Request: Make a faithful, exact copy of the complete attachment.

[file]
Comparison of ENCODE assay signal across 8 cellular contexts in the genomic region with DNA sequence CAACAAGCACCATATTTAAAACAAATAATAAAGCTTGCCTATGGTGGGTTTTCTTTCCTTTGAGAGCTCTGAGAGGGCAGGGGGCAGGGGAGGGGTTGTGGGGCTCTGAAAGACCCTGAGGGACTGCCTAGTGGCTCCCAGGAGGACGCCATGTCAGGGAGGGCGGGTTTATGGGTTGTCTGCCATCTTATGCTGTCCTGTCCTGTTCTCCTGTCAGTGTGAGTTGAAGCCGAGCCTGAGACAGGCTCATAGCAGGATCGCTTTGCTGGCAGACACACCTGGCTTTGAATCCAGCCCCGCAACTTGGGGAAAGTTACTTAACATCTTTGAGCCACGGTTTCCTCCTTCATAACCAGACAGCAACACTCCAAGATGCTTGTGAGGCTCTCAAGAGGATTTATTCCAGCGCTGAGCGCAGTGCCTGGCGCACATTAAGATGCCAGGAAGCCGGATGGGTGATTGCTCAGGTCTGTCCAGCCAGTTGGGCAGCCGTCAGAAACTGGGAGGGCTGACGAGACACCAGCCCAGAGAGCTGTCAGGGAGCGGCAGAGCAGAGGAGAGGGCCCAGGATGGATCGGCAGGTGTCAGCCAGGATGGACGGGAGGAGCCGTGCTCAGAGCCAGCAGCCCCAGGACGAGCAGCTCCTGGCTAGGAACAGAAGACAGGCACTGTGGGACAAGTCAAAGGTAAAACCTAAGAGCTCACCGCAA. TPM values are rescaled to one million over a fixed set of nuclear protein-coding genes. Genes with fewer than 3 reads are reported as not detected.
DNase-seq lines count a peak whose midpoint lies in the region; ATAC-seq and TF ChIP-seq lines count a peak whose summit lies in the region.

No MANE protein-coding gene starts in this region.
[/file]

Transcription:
Comparison of ENCODE assay signal across 8 cellular contexts in the genomic region with DNA sequence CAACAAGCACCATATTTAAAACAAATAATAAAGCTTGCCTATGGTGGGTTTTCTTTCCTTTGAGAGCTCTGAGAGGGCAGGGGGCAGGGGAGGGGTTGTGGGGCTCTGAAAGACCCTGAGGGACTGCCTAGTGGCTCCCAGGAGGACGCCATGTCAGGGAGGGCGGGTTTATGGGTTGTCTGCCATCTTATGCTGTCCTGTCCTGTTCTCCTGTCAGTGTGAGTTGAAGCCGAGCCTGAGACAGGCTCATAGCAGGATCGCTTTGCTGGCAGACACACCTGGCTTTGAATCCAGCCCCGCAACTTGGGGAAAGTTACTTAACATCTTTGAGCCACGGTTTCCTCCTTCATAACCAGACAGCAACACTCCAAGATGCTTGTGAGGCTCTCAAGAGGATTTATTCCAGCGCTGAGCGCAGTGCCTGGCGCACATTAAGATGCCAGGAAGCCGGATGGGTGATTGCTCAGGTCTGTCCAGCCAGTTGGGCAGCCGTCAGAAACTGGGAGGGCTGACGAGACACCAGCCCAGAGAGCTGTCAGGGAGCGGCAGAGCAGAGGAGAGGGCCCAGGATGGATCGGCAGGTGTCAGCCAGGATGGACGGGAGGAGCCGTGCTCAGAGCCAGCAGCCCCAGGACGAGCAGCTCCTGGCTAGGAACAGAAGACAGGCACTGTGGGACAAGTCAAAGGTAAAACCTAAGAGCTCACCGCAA. TPM values are rescaled to one million over a fixed set of nuclear protein-coding genes. Genes with fewer than 3 reads are reported as not detected.
DNase-seq lines count a peak whose midpoint lies in the region; ATAC-seq and TF ChIP-seq lines count a peak whose summit lies in the region.

No MANE protein-coding gene starts in this region.